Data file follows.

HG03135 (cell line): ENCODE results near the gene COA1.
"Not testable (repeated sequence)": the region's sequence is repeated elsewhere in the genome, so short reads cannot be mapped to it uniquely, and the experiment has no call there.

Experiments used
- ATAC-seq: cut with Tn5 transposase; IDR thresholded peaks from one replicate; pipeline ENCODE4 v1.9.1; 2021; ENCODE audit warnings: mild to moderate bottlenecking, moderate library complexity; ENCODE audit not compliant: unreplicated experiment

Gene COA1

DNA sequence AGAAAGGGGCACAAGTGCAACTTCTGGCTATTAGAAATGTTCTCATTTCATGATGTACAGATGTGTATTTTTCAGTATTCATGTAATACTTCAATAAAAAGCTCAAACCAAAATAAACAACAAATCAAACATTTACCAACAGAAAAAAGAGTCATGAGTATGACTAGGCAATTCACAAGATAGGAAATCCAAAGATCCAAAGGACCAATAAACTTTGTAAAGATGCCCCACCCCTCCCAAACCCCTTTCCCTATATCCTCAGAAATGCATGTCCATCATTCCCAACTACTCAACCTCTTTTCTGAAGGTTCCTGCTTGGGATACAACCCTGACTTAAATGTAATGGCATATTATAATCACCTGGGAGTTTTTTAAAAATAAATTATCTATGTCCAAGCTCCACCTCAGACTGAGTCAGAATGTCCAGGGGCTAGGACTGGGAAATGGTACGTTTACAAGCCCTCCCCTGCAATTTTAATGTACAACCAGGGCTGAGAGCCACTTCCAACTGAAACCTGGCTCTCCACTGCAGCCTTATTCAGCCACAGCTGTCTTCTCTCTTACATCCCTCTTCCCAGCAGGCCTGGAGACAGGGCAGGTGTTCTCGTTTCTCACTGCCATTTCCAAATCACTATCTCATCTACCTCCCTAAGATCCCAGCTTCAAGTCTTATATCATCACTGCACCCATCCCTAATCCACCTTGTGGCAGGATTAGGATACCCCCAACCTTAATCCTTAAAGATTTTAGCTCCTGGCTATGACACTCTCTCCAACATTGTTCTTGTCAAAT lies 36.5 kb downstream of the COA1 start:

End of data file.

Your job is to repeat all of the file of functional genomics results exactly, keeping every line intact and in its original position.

HG03135 (cell line): ENCODE results near the gene COA1.
"Not testable (repeated sequence)": the region's sequence is repeated elsewhere in the genome, so short reads cannot be mapped to it uniquely, and the experiment has no call there.

Experiments used
- ATAC-seq: cut with Tn5 transposase; IDR thresholded peaks from one replicate; pipeline ENCODE4 v1.9.1; 2021; ENCODE audit warnings: mild to moderate bottlenecking, moderate library complexity; ENCODE audit not compliant: unreplicated experiment

Gene COA1

DNA sequence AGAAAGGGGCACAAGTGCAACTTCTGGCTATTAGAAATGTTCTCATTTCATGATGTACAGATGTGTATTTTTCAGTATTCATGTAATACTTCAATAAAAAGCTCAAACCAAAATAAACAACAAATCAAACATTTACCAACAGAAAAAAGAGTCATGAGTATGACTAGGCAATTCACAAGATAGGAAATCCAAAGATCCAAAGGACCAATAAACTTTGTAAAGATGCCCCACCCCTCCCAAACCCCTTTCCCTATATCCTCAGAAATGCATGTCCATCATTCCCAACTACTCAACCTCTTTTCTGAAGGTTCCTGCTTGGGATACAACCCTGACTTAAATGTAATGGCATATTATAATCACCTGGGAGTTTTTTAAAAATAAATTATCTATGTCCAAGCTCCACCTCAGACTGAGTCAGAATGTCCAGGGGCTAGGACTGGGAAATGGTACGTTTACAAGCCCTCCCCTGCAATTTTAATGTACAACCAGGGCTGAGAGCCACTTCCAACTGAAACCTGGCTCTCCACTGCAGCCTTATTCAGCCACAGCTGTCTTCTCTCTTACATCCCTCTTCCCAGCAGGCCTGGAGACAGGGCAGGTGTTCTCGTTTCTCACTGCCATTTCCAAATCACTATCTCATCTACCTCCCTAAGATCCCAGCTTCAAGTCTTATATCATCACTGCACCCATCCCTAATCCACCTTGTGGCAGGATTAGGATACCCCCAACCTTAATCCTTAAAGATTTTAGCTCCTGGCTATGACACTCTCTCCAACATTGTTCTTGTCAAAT lies 36.5 kb downstream of the COA1 start: